If the isopropanol mixture was bought commercially, the chances that it contains significant amounts of methanol or ethanol are fairly small, I think. (I've never seen commercial isopropanol in the US that contains > 3% of these impurities, at least, but the situation may vary in other countries or markets.)
If you can assume that the only other main component is water, the easiest way to estimate purity is simply by measuring the density. 100% pure isopropanol has a density at 20 °C of 0.786 g per mL. Pure water has a density of 1.00 g/mL. At intermediate concentrations of isopropanol, the density is in between those values. If you can accurately measure both (a) the volume and (b) the weight of a portion of isopropanol, you should be able to measure the density. I know my kitchen scale and kitchen measuring cups would be precise enough for this.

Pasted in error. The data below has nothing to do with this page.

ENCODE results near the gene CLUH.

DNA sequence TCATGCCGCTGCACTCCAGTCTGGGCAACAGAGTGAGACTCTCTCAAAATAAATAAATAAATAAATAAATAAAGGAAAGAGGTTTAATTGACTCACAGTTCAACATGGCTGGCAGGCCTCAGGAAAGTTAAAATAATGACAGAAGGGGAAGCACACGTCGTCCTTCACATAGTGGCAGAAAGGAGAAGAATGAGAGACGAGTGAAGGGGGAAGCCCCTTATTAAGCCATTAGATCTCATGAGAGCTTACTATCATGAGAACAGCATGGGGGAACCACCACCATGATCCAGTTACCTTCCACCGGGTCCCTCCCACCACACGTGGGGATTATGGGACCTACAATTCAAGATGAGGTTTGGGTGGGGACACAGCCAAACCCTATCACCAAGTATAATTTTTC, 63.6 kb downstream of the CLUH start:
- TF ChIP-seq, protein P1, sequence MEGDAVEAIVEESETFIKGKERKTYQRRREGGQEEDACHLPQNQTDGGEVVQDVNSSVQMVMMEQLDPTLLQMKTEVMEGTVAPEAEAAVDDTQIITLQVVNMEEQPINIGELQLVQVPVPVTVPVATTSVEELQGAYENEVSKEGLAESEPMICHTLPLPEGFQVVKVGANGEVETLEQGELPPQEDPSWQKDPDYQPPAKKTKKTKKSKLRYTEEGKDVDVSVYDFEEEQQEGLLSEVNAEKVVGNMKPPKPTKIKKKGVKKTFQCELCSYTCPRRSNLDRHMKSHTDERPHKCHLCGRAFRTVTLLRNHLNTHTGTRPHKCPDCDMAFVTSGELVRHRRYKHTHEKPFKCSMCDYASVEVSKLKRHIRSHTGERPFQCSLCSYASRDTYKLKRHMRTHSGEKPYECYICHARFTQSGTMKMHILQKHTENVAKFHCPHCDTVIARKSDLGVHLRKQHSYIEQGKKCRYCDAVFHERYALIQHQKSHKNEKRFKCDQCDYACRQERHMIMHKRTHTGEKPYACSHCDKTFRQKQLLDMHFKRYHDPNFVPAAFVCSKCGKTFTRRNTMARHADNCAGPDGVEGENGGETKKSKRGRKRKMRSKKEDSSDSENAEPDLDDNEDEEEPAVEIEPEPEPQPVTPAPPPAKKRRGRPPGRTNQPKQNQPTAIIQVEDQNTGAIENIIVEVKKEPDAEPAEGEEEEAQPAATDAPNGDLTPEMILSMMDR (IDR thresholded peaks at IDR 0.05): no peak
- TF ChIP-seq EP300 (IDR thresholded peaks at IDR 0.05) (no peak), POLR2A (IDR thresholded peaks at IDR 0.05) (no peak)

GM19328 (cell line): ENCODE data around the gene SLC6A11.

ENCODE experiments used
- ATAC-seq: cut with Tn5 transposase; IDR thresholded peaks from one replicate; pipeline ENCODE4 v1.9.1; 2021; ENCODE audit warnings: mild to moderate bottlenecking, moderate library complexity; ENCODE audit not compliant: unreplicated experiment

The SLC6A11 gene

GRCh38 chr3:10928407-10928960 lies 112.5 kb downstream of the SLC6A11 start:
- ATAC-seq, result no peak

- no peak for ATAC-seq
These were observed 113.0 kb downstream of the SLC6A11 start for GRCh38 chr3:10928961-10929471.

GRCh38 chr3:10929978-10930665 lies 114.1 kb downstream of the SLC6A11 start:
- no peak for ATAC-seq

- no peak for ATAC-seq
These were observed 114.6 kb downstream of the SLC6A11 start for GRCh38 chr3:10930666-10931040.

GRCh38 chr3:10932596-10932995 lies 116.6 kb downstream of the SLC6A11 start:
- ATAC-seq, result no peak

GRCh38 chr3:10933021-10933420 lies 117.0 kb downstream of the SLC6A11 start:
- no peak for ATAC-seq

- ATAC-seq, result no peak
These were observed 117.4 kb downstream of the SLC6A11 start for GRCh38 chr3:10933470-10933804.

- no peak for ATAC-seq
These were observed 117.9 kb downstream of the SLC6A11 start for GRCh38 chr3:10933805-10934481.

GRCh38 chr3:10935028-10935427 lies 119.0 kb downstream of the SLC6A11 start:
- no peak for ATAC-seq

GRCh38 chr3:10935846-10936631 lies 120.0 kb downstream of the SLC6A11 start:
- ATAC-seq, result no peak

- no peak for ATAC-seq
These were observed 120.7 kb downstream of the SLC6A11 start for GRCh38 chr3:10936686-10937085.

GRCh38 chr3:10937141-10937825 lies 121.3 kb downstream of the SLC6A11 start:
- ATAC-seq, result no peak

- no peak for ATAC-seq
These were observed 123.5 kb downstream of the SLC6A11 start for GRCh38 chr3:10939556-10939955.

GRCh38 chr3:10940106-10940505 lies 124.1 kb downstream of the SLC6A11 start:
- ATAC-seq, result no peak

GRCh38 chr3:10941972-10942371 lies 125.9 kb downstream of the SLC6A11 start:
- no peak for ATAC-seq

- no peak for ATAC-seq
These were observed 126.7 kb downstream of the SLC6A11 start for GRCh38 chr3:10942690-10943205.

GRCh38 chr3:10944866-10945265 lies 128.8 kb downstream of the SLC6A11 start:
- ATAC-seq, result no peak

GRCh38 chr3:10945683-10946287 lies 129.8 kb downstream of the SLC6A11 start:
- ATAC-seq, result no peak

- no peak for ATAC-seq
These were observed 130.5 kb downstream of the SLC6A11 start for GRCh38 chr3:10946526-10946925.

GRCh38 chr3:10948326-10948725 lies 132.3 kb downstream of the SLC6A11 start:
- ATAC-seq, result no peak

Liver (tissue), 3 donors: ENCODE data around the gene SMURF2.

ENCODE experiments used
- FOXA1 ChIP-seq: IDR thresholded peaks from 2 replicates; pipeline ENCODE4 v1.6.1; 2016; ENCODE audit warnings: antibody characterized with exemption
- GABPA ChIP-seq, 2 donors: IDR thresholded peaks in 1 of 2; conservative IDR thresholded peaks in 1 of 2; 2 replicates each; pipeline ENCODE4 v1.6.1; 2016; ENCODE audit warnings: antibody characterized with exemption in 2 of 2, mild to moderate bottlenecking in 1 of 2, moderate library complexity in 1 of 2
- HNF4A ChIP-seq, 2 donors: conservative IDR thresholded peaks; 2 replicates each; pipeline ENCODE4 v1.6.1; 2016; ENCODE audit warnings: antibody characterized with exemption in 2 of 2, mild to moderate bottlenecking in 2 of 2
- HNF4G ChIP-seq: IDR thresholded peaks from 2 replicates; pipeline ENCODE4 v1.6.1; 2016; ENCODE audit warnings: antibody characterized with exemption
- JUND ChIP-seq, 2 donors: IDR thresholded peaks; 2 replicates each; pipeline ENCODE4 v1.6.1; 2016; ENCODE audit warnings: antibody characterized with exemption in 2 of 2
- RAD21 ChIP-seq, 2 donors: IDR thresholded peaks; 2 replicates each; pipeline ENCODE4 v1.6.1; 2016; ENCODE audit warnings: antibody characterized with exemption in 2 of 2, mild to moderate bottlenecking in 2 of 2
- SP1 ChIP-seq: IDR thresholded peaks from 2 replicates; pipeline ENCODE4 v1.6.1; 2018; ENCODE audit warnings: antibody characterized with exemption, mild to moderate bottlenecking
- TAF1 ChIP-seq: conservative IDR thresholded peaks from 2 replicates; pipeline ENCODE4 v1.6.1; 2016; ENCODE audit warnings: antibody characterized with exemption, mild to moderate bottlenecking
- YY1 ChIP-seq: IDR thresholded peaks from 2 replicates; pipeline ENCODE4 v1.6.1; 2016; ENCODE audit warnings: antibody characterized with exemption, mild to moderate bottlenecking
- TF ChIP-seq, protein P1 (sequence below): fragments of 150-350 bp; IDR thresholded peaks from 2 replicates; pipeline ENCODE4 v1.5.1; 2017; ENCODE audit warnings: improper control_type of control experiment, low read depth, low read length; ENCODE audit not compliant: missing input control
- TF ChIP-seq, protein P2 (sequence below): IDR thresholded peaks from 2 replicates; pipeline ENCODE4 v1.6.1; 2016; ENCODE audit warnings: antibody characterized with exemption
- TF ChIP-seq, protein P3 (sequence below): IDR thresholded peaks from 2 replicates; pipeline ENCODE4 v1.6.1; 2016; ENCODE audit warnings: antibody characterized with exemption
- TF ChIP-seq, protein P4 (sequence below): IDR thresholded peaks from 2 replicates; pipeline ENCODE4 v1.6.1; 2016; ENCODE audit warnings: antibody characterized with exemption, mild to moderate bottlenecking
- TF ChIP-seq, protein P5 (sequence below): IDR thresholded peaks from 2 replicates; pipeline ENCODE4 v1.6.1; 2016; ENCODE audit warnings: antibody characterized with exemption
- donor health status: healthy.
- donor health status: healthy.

If you can't assume that water is the only other impurity, other methods such as NMR, chromatography, or spectroscopy would probably be required. I think NMR would probably be the most informative (but perhaps the least accessible to the home chemist.)